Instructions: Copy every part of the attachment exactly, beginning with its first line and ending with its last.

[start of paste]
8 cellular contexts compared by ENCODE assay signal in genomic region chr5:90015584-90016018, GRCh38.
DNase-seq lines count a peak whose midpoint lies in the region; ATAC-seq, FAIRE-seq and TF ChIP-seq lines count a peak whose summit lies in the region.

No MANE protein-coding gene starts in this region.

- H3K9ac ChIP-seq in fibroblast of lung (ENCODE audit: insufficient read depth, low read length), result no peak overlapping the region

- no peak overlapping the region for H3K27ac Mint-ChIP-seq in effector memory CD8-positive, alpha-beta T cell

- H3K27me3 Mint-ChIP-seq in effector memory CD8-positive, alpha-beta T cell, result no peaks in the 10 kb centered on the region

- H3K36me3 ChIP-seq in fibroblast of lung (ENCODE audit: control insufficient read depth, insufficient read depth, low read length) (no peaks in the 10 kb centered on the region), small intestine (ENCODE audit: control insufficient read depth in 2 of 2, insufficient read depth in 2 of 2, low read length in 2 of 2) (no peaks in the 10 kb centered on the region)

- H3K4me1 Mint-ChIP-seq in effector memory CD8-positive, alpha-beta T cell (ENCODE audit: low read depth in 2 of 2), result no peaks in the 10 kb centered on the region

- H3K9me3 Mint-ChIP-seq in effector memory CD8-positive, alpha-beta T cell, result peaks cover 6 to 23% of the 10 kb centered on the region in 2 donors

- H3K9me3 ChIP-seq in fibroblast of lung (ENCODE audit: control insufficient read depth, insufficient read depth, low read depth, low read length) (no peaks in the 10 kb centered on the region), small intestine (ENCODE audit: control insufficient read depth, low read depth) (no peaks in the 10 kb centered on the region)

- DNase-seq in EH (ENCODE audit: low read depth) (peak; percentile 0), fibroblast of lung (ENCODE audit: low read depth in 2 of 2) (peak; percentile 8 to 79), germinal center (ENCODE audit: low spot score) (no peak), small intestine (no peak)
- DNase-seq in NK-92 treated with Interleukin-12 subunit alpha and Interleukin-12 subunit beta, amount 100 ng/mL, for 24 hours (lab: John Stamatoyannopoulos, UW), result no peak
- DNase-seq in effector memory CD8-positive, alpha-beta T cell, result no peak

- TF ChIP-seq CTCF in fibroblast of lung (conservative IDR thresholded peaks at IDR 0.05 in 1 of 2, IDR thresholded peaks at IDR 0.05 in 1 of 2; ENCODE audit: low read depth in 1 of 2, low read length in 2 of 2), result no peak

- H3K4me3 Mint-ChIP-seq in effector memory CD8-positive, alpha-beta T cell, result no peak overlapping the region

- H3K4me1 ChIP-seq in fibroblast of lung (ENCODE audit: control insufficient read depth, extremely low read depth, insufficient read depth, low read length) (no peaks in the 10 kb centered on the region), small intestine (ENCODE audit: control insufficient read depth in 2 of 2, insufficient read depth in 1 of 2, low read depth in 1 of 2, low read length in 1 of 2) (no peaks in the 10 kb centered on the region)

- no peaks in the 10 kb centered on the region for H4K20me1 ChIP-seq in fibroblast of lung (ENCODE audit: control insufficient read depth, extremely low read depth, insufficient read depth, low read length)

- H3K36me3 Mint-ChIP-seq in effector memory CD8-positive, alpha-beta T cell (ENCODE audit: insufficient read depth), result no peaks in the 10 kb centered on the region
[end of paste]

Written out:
8 cellular contexts compared by ENCODE assay signal in genomic region chr5:90015584-90016018, GRCh38.
DNase-seq lines count a peak whose midpoint lies in the region; ATAC-seq, FAIRE-seq and TF ChIP-seq lines count a peak whose summit lies in the region.

No MANE protein-coding gene starts in this region.

- H3K9ac ChIP-seq in fibroblast of lung (ENCODE audit: insufficient read depth, low read length), result no peak overlapping the region

- no peak overlapping the region for H3K27ac Mint-ChIP-seq in effector memory CD8-positive, alpha-beta T cell

- H3K27me3 Mint-ChIP-seq in effector memory CD8-positive, alpha-beta T cell, result no peaks in the 10 kb centered on the region

- H3K36me3 ChIP-seq in fibroblast of lung (ENCODE audit: control insufficient read depth, insufficient read depth, low read length) (no peaks in the 10 kb centered on the region), small intestine (ENCODE audit: control insufficient read depth in 2 of 2, insufficient read depth in 2 of 2, low read length in 2 of 2) (no peaks in the 10 kb centered on the region)

- H3K4me1 Mint-ChIP-seq in effector memory CD8-positive, alpha-beta T cell (ENCODE audit: low read depth in 2 of 2), result no peaks in the 10 kb centered on the region

- H3K9me3 Mint-ChIP-seq in effector memory CD8-positive, alpha-beta T cell, result peaks cover 6 to 23% of the 10 kb centered on the region in 2 donors

- H3K9me3 ChIP-seq in fibroblast of lung (ENCODE audit: control insufficient read depth, insufficient read depth, low read depth, low read length) (no peaks in the 10 kb centered on the region), small intestine (ENCODE audit: control insufficient read depth, low read depth) (no peaks in the 10 kb centered on the region)

- DNase-seq in EH (ENCODE audit: low read depth) (peak; percentile 0), fibroblast of lung (ENCODE audit: low read depth in 2 of 2) (peak; percentile 8 to 79), germinal center (ENCODE audit: low spot score) (no peak), small intestine (no peak)
- DNase-seq in NK-92 treated with Interleukin-12 subunit alpha and Interleukin-12 subunit beta, amount 100 ng/mL, for 24 hours (lab: John Stamatoyannopoulos, UW), result no peak
- DNase-seq in effector memory CD8-positive, alpha-beta T cell, result no peak

- TF ChIP-seq CTCF in fibroblast of lung (conservative IDR thresholded peaks at IDR 0.05 in 1 of 2, IDR thresholded peaks at IDR 0.05 in 1 of 2; ENCODE audit: low read depth in 1 of 2, low read length in 2 of 2), result no peak

- H3K4me3 Mint-ChIP-seq in effector memory CD8-positive, alpha-beta T cell, result no peak overlapping the region

- H3K4me1 ChIP-seq in fibroblast of lung (ENCODE audit: control insufficient read depth, extremely low read depth, insufficient read depth, low read length) (no peaks in the 10 kb centered on the region), small intestine (ENCODE audit: control insufficient read depth in 2 of 2, insufficient read depth in 1 of 2, low read depth in 1 of 2, low read length in 1 of 2) (no peaks in the 10 kb centered on the region)

- no peaks in the 10 kb centered on the region for H4K20me1 ChIP-seq in fibroblast of lung (ENCODE audit: control insufficient read depth, extremely low read depth, insufficient read depth, low read length)

- H3K36me3 Mint-ChIP-seq in effector memory CD8-positive, alpha-beta T cell (ENCODE audit: insufficient read depth), result no peaks in the 10 kb centered on the region